Wildlife watching by kayak

Kayaking offers the chance to see eye-to-eye with marine wildlife – as a new book and video clips demonstrate.

Kayaking with basking sharks off Ireland by Jasper Winn

To the casual observer, watching wildlife can seem a little, well, sedentary. Sitting in a hide, binoculars in hand, waiting long hours for the arrival of your chosen bird or mammal. At least, that’s a popular view – and it’s not always far from the truth.

Of course, we all know that just reaching said hide can produce a fair amount of sweat, hiking through the forest, to the lake, up to the clifftop. And let’s face it, for most of us the chance to spot a lolloping hare or a swooping swallow is, if not the raison d’etre for our country walks, at least a very important adjunct.
So James Fair’s article on sea kayaking (May 2011 issue) struck a very resonant chord. As he says, it’s an activity that not only exerts the arms (and, very definitely, the stomach), it’s also a great way to enjoy an eye-to-eye encounter with marine wildlife – otters, kittiwakes, grey seals, or whatever other creatures inhabit your chosen stretch of coastline.
Never tried it? Kayaking is harder than it looks, and even more fun. I've paddled through Galápagos lagoons with turtles plopping into the shallows around me, among seals in remote Icelandic fjords, and along a tributary of the Zambezi, peering nervously at lurking crocs and hippos nearby.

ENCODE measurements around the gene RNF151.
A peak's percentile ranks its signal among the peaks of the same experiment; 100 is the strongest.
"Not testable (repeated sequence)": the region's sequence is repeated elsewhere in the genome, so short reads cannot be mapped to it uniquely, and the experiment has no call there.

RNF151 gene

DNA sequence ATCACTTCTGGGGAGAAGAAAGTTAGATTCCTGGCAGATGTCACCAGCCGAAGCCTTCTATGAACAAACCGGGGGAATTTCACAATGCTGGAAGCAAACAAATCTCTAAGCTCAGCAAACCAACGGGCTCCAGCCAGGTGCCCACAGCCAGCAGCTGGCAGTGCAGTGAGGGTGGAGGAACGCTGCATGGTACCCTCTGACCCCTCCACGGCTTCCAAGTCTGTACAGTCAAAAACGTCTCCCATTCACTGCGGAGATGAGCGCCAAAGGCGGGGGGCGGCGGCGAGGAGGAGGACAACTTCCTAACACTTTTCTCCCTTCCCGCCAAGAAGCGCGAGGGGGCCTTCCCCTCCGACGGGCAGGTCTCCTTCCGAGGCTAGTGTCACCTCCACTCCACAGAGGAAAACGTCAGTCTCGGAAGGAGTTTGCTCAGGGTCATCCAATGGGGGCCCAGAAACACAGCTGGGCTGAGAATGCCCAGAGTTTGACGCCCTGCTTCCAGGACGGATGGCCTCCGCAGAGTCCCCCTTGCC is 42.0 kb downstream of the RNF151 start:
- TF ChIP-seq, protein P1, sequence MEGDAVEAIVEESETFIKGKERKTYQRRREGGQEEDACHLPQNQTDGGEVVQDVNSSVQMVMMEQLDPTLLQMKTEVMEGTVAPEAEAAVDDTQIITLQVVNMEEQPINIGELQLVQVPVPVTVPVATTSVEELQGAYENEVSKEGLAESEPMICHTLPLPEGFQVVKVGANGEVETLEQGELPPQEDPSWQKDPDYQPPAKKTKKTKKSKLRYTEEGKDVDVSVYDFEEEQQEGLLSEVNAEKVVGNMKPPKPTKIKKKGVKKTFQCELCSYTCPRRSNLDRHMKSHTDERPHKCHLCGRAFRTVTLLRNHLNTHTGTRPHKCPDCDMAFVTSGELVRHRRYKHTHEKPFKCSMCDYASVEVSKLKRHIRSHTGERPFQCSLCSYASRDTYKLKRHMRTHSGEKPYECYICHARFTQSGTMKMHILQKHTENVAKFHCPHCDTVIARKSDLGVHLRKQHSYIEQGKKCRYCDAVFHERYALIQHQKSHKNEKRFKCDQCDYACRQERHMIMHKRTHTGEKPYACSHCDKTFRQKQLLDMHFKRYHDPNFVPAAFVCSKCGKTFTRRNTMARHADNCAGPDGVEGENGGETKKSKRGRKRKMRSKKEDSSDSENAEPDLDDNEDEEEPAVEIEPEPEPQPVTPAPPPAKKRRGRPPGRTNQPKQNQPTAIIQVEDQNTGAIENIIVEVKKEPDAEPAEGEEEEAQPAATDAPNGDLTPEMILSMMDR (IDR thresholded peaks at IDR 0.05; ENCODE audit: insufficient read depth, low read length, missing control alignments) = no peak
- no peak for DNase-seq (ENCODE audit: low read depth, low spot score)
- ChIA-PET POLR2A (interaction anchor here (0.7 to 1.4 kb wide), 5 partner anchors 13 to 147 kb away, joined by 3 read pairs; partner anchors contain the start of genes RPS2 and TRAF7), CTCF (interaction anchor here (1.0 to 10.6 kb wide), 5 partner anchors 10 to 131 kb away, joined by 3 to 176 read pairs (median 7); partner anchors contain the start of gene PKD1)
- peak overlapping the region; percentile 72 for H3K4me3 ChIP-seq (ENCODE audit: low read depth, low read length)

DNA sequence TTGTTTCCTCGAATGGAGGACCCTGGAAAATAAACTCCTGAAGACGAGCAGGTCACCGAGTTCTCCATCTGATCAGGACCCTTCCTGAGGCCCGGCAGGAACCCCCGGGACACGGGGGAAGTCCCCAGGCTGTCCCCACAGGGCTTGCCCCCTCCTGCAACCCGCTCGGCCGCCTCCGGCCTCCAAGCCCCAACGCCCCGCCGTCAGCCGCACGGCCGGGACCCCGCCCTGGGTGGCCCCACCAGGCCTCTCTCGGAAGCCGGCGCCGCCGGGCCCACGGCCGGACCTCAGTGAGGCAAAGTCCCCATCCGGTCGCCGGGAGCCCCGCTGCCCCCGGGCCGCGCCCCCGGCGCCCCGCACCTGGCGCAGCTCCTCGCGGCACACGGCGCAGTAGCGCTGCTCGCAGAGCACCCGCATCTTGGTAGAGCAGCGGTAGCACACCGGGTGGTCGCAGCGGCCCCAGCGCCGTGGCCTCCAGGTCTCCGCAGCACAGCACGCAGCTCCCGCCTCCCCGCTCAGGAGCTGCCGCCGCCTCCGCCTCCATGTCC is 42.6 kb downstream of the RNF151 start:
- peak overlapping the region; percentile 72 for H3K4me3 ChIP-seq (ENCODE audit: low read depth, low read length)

I've argued with lazy co-paddlers (imagine the tiffs between tandem bike-riders, then triple the venom) and gasped along with eagle-eyed safari guides at soaring bateleurs. And I've got wet, tired, cold and thoroughly exhilarated.
Now a new book has arrived to further whet the appetite to start splashing again. Paddle is the story of Jasper Winn’s expedition – verging on the lunatic – to circumnavigate Ireland by kayak. 
Having launched in the most rain-drenched, storm-lashed summer in living memory, Jasper’s voyage yielded tales not only of being battered by waves and joining the bands at impromptu shindigs in pubs around the coast, but also of close encounters with Ireland’s marine denizens, both amorous (grey seals) and enormous (basking sharks).
It's not a wildlife book per se, but it's inevitable that a thousand miles of observation includes a fair bit of animal action.
Take a look at his video clips for a taster:
To check out Jasper’s book, click here

Paul Bloomfield is Deputy Editor of BBC Wildlife Magazine.

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